Fine dining doesn’t top the list of my interests and hobbies. I’m more likely to skip the swanky in search of the local and quirky – like the little Mexican place I just found in a strip mall that has the most killer burrito ever! But when I do find myself in a place that’s slightly more “upscale,” I enjoy it, and I like to hear the specials. So, I listened up a few nights ago when my dinner companion asked our waiter, “What’s the soup of the day?”
The reply — with no shortage of swagger, attitude, and insider hipness — was, “It’s nasty!” And as he delivered the answer/punch line, the waiter’s facial expression matched; he looked like he’d just sucked on a lemon. We all laughed at Mario’s reply and thanked him for his honesty. And none of us ordered the soup of the day, which upon further questioning, Mario revealed had “lima beans and hunks of fish in it (cue more incredulous and yucky facial expressions, the guy had some eyebrows and excellent comedic timing).”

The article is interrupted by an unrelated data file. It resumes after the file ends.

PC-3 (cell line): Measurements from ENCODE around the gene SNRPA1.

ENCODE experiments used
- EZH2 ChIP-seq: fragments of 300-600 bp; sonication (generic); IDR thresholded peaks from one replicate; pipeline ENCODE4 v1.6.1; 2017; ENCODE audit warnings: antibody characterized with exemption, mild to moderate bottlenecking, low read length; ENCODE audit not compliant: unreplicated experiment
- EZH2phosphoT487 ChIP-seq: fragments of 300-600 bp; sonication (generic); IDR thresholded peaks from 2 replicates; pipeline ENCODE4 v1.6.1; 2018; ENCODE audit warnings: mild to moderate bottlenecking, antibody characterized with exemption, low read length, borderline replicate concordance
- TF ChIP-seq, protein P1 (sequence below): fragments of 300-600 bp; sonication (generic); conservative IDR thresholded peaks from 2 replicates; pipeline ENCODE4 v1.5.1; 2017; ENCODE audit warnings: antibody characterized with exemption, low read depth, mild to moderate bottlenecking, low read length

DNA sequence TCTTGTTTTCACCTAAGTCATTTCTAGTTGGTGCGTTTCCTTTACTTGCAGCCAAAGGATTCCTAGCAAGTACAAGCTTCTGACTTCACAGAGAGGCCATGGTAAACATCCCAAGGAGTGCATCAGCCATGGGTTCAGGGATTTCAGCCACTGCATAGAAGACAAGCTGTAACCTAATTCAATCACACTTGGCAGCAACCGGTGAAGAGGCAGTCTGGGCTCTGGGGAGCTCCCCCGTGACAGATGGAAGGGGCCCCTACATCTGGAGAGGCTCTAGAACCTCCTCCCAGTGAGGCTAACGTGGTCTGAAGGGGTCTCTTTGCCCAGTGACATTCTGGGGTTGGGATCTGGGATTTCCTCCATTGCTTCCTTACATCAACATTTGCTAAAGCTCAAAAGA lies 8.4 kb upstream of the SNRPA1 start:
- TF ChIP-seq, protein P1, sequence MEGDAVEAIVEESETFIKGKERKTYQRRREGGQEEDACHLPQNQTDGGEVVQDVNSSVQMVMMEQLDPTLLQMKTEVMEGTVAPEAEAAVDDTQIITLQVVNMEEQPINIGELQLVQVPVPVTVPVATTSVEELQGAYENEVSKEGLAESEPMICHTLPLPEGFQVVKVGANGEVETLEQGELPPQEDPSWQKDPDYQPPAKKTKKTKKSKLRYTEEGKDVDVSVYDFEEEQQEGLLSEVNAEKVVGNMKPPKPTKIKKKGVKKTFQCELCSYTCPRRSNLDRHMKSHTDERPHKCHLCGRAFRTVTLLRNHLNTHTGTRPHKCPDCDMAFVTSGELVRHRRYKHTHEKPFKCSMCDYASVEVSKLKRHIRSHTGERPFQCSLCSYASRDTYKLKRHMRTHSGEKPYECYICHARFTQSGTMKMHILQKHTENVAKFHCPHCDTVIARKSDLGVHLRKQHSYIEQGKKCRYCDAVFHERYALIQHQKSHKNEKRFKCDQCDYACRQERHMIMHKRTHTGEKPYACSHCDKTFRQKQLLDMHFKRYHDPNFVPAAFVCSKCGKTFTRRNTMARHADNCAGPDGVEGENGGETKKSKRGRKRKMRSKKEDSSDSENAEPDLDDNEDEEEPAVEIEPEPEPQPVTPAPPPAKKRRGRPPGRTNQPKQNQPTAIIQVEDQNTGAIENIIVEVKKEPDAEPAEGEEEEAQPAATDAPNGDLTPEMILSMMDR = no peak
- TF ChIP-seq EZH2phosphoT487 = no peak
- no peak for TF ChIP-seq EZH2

While I found Mario’s opinion and professional assessment of the soup du jour really funny, I couldn’t help but feel for the chef, who was probably wondering why no one was ordering his carefully crafted dish and no doubt was concerned that he’d be eating the cost of the ingredients. I’m sure he had no idea that Mario the Soup Saboteur had struck!
So BCP chefs, perhaps it would pay to consider if there are Marios at work in your organization. I’m betting you’ve got a lot more than a vat of soup at stake. Here’s an article that talks about business sabotage – from the overt to the covert (such as online “assistants” paid to publicly bag on your business via Facebook and other social media outlets). And here’s another that calls employee sabotage “the hidden scourge” of organizations.
And until next week, bon appetit!
Director of Communications